New Drug for Crohn's Patients

Stomach issues may decrease with new antibody treatment

/ Author:  / Reviewed by: Joseph V. Madia, MD

(RxWiki News) Maybe this is the end of long-term stomach aches and pains, at least for patients with Crohn's disease who don't respond to the common treatment.

An antibody that can treat other immune system problems may help ease Crohn's symptoms, a new study has found.

"Talk to your doctor about antibody treatment."

Ustekinumab, an antibody that treats dry skin in patients with psoriasis, showed it can help decrease the diarrhea, weight loss, and intestinal bleeding that comes with Crohn's, an inflammatory bowel disease.

Researchers, led by William Sanborn, MD, chief of the Division of Gastroenterology at the University of California San Diego School of Medicine, looked at 526 patients in 12 countries with moderate to severe Crohn's.

Patients were at least 18-years-old and had the disease for at least three months.

They were randomly assigned to receive 1, 3, or 6 mg per kilogram of their body weight for 36 weeks. The received a shot of the antibody at the beginning of the study and then one every eight weeks.

Patients who had a response to the antibody at week 6 were then assigned to receive another dose to maintain their therapy. Half received 90 mg of the antibody or a fake injection at weeks 8 and 16.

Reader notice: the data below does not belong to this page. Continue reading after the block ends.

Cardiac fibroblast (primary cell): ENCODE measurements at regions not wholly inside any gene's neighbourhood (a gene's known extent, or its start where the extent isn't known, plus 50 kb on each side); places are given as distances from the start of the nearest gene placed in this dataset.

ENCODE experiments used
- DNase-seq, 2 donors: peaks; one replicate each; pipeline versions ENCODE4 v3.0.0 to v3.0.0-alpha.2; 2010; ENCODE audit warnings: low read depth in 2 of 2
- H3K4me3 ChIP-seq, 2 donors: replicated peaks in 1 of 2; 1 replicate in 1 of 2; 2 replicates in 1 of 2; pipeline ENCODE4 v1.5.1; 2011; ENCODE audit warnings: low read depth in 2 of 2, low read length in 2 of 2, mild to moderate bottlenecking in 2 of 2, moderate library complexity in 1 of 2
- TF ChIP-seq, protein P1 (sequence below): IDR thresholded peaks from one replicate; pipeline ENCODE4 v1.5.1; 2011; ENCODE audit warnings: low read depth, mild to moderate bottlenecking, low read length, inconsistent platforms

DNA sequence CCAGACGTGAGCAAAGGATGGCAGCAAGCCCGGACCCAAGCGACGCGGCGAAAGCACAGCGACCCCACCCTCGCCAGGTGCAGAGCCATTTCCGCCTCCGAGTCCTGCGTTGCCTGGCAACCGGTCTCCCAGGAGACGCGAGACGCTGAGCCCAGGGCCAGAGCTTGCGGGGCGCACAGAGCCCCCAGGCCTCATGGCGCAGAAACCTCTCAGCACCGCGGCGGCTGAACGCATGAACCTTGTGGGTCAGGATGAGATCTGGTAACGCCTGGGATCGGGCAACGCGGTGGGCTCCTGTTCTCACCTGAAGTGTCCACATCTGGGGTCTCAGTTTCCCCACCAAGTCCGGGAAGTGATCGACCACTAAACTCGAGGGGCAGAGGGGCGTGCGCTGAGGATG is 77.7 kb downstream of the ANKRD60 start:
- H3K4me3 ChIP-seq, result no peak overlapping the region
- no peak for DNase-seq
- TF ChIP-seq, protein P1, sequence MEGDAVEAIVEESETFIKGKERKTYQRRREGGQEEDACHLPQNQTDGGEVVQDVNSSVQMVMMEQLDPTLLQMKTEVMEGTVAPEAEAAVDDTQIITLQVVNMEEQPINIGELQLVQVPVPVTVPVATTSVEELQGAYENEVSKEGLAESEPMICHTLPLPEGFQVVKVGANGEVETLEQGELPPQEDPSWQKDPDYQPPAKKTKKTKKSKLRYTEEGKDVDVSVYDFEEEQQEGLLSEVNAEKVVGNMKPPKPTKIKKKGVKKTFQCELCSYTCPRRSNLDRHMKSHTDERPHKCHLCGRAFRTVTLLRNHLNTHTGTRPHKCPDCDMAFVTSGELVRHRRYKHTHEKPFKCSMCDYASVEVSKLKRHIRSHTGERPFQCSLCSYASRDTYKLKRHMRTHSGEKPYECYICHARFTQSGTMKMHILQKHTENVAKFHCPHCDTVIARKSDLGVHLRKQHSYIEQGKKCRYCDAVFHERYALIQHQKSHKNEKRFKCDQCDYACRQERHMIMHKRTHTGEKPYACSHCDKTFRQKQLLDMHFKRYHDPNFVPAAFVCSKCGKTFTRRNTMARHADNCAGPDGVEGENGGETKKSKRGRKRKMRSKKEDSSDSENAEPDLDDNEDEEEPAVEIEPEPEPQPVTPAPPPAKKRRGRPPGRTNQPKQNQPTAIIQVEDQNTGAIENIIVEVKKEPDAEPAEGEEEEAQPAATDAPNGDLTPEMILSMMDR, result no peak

At week 6, about 37 percent of the group given 1 mg of the antibody per kilogram had some response.

For the groups receiving 3 and 6 mg, 34.1 percent and almost 40 percent of patients respectively had a response.

At 22 weeks, almost 70 percent of those given the additional antibody to maintain their therapy responded to treatment. Further, almost 42 percent were completely clear of any Crohn's symptoms. 

By the end of the study, five patients reported having a serious infection. Another had basal-cell carcinoma, a form of skin cancer, but no one died.

The research will be continued in two other stages to see how patients respond to the antibody when given over the course of a year.

“Our goal is to increase clinical response and put the disease in remission to improve the patient’s quality of life," Dr. Sandborn said.

The new findings are very encouraging, according to Maxwell Chait, MD, a gastroenterologist with the ColumbiaDoctors Medical Group and dailyRx Contributing Expert.

"It may also be potentially tried before TNF inhibitors among people with Crohn’s disease," Dr. Chait said.

"There is always room for another good drug to help tailor therapy in each patient. The more drugs doctors have with which to treat Crohn's disease, the better it is for Crohn’s disease patients."

The study was funded by Janssen Research and Development.

The study is published in the October 18 issue of the New England Journal of Medicine. 

Reviewed by: 
Review Date: 
October 17, 2012
Last Updated:
October 20, 2012